Maybe he's too much the perfect aesthete in his requirements. Co-producer David Ian coldly stresses the need for any potential star's bums-on-seats appeal. It's take-no-prisoners time; girls get almost physically sick with nerves. Even experience is no safeguard. Prime Rumanian contender Simona has sultry acting skills but heavily accented singing. Will she survive to see a new, West End dawn? And there's potential trouble on the horizon—posh girl Emily. Singled out by Webber himself on an audition tape as the ideal, tomboy Maria, she's blessed with classical training and terminal snarkiness, a ticking, human time-bomb. Further whittling down girls by the time-honored tradition of a mass sing-along and an exclusionary death-touch on the shoulder, Webber's left with twenty possibilities. They face the toughest ordeal yet—singing at Webber's home, a cosy, 5,000-acre estate in the heart of Berkshire, in front of 50, specially invited celebrity guests. Who ever said it's tough at the top? The bottom, on this showing, looks like having surgery without gas.
Still, the musical execution site is, as you'd expect, gorgeous. Sparing no visible expense, the Lord's converted a 17th-century church into a compact, state-of-the-art theatre where the show's sacrificial lambs can strut their stuff. Predictably, nerves cripple many previously perfect high notes as surely as a shot of Mace. But if the singing, to be charitable, is scattershot, a vital, 30-second acting test proves even more of a lottery.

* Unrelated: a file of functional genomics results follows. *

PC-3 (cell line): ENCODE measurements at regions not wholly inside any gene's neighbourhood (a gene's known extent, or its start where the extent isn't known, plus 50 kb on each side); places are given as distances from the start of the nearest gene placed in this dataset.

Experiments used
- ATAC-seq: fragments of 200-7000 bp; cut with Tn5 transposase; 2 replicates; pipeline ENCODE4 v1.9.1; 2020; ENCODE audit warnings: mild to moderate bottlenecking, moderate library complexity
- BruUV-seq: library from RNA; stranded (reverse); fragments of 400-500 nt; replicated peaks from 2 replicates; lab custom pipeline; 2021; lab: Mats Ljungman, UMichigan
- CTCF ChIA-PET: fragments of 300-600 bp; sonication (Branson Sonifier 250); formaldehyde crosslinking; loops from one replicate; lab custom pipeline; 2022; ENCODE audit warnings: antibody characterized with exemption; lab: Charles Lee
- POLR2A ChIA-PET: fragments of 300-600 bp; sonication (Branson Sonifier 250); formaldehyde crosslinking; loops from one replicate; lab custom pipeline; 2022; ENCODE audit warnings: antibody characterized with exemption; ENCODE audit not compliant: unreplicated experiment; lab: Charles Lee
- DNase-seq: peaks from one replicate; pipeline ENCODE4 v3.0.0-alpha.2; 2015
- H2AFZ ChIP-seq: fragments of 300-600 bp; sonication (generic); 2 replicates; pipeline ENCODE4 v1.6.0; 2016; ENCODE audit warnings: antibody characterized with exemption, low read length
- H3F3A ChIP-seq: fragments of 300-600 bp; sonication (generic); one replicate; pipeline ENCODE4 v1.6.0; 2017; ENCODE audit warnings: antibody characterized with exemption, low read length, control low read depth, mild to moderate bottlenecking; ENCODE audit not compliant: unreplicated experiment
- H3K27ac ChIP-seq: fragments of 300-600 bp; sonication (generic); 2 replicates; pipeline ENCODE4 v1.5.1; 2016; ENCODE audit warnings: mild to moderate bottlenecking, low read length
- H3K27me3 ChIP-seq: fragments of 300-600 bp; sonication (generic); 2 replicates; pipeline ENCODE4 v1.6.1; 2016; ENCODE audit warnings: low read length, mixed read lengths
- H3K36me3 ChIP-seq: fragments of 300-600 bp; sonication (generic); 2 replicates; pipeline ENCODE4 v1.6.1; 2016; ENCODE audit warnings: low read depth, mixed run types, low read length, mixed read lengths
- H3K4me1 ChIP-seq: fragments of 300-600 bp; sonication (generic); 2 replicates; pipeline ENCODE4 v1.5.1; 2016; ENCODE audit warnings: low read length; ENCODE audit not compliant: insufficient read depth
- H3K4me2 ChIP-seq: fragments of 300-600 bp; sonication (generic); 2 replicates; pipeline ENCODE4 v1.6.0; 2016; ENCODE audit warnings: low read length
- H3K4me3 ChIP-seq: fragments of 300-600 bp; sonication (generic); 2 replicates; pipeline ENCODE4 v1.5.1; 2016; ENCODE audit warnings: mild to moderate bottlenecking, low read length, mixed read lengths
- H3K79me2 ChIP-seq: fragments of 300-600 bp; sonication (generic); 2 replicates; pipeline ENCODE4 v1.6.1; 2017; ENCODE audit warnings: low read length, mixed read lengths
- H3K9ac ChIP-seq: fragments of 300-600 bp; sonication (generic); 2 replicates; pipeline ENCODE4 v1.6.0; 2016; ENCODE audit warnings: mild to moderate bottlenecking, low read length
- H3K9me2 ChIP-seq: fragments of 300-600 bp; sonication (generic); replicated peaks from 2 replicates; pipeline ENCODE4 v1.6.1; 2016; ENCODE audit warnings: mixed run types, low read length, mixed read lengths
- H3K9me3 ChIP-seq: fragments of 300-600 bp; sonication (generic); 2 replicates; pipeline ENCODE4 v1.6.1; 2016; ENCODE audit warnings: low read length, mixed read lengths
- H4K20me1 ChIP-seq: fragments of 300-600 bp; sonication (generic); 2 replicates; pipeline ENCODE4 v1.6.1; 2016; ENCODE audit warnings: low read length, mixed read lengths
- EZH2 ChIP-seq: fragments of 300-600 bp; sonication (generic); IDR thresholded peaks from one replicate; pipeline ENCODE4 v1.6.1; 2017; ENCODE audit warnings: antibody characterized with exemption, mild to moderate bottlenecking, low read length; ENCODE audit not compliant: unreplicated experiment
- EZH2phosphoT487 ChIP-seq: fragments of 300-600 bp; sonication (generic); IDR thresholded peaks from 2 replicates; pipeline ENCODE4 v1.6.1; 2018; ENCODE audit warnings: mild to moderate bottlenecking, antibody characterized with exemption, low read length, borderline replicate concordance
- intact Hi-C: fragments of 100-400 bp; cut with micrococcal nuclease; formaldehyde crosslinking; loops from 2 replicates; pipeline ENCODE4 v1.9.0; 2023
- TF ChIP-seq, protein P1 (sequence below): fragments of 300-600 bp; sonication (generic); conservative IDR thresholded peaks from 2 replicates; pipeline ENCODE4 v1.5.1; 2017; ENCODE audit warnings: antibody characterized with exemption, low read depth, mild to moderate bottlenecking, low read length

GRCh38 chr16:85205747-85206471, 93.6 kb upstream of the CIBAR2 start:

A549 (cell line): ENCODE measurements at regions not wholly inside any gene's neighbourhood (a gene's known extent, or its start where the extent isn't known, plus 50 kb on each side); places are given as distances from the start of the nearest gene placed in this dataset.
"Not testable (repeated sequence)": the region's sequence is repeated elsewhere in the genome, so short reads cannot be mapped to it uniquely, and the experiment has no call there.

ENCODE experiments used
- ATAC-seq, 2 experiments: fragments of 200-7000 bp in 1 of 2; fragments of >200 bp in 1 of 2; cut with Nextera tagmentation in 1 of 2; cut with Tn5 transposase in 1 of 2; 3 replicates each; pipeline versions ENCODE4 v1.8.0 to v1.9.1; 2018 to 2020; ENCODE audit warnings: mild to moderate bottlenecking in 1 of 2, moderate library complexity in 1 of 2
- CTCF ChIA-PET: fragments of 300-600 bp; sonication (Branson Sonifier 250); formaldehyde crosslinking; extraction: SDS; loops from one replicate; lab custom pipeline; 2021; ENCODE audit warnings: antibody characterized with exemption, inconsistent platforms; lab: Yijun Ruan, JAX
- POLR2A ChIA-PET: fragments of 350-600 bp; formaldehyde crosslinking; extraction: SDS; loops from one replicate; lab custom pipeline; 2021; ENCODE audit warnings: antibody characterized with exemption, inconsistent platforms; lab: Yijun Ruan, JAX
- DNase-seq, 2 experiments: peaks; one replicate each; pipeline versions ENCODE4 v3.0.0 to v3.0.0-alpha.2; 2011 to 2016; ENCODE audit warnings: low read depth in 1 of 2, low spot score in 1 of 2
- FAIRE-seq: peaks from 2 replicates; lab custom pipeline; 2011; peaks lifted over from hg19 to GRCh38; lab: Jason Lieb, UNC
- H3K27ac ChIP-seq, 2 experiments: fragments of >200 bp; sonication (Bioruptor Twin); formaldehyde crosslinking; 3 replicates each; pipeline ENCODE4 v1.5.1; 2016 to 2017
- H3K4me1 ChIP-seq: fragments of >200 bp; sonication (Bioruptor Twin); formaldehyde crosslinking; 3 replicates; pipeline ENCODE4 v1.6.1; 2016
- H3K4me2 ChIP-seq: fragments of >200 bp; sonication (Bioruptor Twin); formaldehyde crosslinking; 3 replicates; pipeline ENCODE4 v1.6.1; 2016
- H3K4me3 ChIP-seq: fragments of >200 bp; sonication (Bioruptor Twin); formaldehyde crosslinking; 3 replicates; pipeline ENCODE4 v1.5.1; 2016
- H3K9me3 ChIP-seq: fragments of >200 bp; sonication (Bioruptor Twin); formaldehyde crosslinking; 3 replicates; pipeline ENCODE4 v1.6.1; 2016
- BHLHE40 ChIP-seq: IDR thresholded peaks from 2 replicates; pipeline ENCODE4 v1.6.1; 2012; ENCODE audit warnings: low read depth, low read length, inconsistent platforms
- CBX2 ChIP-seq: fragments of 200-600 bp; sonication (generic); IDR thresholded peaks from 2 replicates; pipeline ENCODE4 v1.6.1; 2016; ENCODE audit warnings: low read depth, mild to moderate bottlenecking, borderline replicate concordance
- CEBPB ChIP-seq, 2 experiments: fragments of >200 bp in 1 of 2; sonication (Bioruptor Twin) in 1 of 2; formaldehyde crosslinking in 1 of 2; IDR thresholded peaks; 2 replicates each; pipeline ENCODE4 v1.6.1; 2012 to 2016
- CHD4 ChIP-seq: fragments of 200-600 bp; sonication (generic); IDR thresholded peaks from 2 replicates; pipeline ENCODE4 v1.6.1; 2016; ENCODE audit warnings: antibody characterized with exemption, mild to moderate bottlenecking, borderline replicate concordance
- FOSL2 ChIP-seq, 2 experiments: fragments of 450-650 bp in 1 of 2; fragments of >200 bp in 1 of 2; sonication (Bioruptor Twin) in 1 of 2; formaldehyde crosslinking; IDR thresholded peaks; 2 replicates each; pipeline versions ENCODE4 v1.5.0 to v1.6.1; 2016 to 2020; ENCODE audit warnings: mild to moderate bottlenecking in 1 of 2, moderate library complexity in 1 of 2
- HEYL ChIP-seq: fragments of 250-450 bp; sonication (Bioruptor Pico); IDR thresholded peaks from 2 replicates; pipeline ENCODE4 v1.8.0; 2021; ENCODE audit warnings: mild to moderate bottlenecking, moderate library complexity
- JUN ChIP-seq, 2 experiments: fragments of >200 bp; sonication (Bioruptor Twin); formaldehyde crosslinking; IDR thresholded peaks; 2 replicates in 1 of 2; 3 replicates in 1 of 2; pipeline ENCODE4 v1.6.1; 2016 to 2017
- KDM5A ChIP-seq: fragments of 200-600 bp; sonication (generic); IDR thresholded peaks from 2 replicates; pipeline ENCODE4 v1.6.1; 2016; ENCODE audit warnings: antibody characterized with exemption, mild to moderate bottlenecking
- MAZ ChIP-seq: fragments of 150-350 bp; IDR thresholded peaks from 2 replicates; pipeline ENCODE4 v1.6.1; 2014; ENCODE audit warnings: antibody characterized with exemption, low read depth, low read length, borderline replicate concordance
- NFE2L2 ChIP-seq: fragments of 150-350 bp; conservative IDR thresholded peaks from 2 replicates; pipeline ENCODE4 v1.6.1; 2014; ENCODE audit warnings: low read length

Shockingly, only three candidates—Connie, Irish girl Aoife (pronounced E-fa) and the aforementioned Simona—truly hit the mark. Are there any rays of unexpected light? Yes, surprisingly. Meet Leanne, a pert, funky and wholly untrained wild card from deepest Essex, the Brit equivalent of New Jersey. Completely self-taught (from singing along to CDs), she's a pint-sized powerhouse. "Extraordinary" coo the judges en masse, but the Webber's cautionary admonitions are never far away. "This could be the biggest train-wreck of their lives," he warns, as we cut to shots of waiting celebrities mulling over the virtues of Webber's audacious audition scheme. Mercifully, there is a Lord, besides the composer himself, and today, he's evidently stoking the seeds of human kindness. Film director Michael Winner ( ironically enough, of "Death Wish" fame) considers the whole premise "a great idea." Even more encouragingly, singer Cilla Black—a contemporary of the Beatles—draws parallels between how she and the Fab Four were head-hunted by Brian Epstein in a 60s take on Webber's quest. "You can't hide talent," she States. "If you've got it, it shows."
True, but it's a double-edged sword. Ten finalists, who'll face off in coming weeks and endure votes by public phone-ins, are gruellingly selected. Two, however—snarky Emily and desperate Laura—get summoned for a private re-assessment of their soprano chops, scraping by at the expense of snuffling, flu-struck Webber favorite, Siobhan. Arrogance, though, is a poison waiting to happen, and Emily—convinced of her own, future classical greatness—tells Webber she'd rather pursue her own ambitions, not sully her voice with musical theater. Good riddance, girl, but you've re-opened the door for Siobhan, a sneezing goddess in waiting. Will she fly, and justify Webber's faith in her? Only next week's show will tell.